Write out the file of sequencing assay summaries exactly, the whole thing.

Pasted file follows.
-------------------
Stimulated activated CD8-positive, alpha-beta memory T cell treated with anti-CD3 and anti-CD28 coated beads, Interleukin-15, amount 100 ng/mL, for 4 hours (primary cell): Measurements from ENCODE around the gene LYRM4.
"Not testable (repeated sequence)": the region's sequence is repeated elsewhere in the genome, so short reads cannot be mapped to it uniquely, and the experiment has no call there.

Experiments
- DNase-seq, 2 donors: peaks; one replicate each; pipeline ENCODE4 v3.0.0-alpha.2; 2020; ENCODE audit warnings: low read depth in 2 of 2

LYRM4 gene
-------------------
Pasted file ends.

Stimulated activated CD8-positive, alpha-beta memory T cell treated with anti-CD3 and anti-CD28 coated beads, Interleukin-15, amount 100 ng/mL, for 4 hours (primary cell): Measurements from ENCODE around the gene LYRM4.
"Not testable (repeated sequence)": the region's sequence is repeated elsewhere in the genome, so short reads cannot be mapped to it uniquely, and the experiment has no call there.

Experiments
- DNase-seq, 2 donors: peaks; one replicate each; pipeline ENCODE4 v3.0.0-alpha.2; 2020; ENCODE audit warnings: low read depth in 2 of 2

LYRM4 gene